Test sets up vul­ner­a­ble to fail

Shepparton News - - VIEW POINT -

An abil­ity to un­der­stand English would seem a rea­son­able re­quire­ment of cit­i­zen­ship for an English­s­peak­ing coun­try.

The ques­tion is, how­ever, what stan­dard should this re­quire­ment meet?

Im­mi­gra­tion Min­is­ter Peter Dut­ton wants to make new mi­grants sit a tougher stand-alone English lan­guage test be­fore be­ing al­lowed to ap­ply for Aus­tralian cit­i­zen­ship.

Can­di­dates must demon­strate a ‘‘com­pe­tent’’ level of read­ing, writ­ing, lis­ten­ing and speak­ing English.

Part of the test in­volves a 1000-word read­ing com­pre­hen­sion exam with 40 ques­tions to be com­pleted in 60 min­utes.

Ap­pli­cants must also write two es­says, do a 30-minute lis­ten­ing test and a 15-minute speak­ing exam.

There are some who con­sider this a ‘‘univer­sity-level’’ English test.

Oth­ers say it is a nec­es­sary re­quire­ment to en­cour­age peo­ple to in­te­grate and speak to oth­ers in their neigh­bour­hoods.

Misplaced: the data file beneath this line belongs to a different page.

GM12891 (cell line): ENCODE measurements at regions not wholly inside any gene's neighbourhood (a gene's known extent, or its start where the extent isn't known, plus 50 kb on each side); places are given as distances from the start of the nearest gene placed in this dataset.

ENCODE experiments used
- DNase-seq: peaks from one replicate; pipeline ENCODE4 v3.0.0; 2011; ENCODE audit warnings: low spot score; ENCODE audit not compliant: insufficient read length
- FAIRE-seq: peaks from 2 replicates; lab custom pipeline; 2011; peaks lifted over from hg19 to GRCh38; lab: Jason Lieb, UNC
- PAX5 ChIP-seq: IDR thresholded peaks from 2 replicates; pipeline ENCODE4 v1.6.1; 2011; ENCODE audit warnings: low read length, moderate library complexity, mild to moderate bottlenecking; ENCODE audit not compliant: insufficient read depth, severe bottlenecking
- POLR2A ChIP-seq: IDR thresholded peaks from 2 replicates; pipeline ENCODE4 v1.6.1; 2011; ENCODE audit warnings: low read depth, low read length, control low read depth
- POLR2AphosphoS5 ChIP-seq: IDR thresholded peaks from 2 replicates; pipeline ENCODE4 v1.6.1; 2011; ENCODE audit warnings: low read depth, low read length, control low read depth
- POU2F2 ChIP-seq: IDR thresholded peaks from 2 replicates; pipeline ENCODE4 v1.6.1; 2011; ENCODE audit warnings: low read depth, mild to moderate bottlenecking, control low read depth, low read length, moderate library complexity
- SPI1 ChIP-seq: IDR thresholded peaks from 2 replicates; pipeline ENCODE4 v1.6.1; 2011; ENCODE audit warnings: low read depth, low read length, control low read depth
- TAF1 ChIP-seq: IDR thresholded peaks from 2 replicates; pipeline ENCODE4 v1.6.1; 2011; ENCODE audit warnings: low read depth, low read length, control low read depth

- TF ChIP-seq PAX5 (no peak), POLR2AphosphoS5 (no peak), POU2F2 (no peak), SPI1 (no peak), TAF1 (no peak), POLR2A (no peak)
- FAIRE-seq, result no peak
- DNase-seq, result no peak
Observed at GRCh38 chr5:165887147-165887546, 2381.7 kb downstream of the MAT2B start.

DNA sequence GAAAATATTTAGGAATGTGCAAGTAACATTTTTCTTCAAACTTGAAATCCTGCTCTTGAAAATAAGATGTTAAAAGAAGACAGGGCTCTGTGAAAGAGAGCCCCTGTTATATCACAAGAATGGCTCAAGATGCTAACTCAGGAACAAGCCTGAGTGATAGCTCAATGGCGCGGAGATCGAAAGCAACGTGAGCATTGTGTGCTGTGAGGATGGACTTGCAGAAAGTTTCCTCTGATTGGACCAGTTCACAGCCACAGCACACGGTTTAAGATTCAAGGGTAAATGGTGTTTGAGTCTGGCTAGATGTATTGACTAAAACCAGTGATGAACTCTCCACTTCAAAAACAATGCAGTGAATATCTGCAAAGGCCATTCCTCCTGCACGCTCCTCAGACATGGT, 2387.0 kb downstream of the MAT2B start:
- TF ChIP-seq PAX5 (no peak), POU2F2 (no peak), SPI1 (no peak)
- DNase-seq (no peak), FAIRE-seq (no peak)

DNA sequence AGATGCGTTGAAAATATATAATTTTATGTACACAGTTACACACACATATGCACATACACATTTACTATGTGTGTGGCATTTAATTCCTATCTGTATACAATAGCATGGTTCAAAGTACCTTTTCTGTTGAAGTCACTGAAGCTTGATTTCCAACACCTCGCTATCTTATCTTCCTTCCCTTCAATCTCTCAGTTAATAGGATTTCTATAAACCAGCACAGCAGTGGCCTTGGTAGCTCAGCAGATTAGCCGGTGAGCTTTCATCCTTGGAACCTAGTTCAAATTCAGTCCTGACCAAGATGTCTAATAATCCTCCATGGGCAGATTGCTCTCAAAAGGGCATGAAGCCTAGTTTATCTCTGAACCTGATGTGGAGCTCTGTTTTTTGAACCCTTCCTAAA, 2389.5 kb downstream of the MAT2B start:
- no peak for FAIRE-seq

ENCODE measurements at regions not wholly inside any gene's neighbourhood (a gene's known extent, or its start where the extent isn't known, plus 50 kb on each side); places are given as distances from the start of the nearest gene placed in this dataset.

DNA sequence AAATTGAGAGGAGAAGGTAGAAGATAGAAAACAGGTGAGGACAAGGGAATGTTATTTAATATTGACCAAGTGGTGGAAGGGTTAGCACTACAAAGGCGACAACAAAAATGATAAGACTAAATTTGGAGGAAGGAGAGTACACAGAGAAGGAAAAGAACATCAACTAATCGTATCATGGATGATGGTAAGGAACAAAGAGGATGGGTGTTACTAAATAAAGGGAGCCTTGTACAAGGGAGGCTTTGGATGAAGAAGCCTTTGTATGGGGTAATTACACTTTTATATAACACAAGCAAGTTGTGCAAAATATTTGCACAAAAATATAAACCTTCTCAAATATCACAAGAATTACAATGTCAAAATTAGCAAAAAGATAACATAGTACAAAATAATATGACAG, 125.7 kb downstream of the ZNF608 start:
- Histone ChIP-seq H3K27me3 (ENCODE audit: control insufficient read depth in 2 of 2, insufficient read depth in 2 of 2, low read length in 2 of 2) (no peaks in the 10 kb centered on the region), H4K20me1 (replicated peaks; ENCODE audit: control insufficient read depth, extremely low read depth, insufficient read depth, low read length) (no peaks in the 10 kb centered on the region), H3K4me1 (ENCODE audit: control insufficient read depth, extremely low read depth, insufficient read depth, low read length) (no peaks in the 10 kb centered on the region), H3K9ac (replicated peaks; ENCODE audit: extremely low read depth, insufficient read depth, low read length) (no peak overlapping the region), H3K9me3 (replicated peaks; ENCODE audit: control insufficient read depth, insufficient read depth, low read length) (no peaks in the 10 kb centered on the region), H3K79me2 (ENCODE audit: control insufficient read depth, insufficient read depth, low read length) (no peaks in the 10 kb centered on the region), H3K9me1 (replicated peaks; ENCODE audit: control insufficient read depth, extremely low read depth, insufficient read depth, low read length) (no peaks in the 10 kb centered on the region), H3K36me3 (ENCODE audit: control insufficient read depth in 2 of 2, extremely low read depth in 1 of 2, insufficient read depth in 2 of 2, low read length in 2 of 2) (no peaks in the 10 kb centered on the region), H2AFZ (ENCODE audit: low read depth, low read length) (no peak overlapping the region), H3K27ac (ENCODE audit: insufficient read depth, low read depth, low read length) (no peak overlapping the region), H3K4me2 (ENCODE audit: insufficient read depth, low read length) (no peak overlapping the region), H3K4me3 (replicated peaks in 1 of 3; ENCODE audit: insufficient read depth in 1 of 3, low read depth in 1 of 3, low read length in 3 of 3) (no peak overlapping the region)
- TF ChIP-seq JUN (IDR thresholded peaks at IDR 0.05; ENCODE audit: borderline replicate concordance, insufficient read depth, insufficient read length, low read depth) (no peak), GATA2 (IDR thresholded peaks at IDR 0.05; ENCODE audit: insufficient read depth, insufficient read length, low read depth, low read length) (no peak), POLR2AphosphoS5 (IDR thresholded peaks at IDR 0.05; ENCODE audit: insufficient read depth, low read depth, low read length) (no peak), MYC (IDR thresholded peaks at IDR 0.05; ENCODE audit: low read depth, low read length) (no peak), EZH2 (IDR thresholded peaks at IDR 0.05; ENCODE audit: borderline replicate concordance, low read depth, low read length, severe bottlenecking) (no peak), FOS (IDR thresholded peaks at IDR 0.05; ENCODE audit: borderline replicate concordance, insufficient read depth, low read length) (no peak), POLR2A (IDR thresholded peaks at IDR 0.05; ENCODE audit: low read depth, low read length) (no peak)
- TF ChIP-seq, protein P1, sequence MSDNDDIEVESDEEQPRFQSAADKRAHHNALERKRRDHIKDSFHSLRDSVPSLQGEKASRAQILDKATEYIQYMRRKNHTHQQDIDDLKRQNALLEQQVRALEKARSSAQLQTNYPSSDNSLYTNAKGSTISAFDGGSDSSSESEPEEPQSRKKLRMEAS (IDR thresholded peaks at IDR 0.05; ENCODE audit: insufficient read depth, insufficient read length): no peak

The new tests are at the same level that per­ma­nent skilled mi­grants have to achieve to gain di­rect en­try into Aus­tralia.

How­ever, we be­lieve the pro­posed new test for mi­grants does not take into ac­count those peo­ple who might have lived as refugees and who have never been to school — and who find it dif­fi­cult read­ing and writ­ing in their own lan­guage let alone English.

The Fed­eral Gov­ern­ment also wants to change the wait­ing pe­riod for ap­ply­ing for per­ma­nent res­i­dency from one year to four.

As Shep­par­ton Eth­nic Coun­cil man­ager Chris Ha­zle­man has said, this ex­tends the time mi­grants will be kept out of the ed­u­ca­tion sys­tem and places an­other level of ob­sta­cles in their way.

While there must be a sys­tem of screen­ing the abil­i­ties of new mi­grants, we won­der firstly if many of our first gen­er­a­tion Ital­ians, Greeks and Al­ba­ni­ans would have been wel­come un­der these new rules.

Sec­ondly, we also won­der if all of our cur­rent par­lia­men­tar­i­ans would pass these English gram­mar and com­pre­hen­sion tests.

If not, then these new rules must be deemed a ridicu­lously high bar­rier for new mi­grants to jump.

A so­phis­ti­cated com­pre­hen­sion of writ­ten and spo­ken English does not guar­an­tee in­te­gra­tion, non-vi­o­lence, or ac­cept­able po­lit­i­cal val­ues. But it does guar­an­tee fail­ure if im­posed upon the un­e­d­u­cated and the op­pressed.

. . . THE PRO­POSED NEW TEST FOR MI­GRANTS DOES NOT TAKE INTO AC­COUNT THOSE PEO­PLE WHO MIGHT HAVE LIVED AS REFUGEES AND WHO HAVE NEVER BEEN TO SCHOOL . . .

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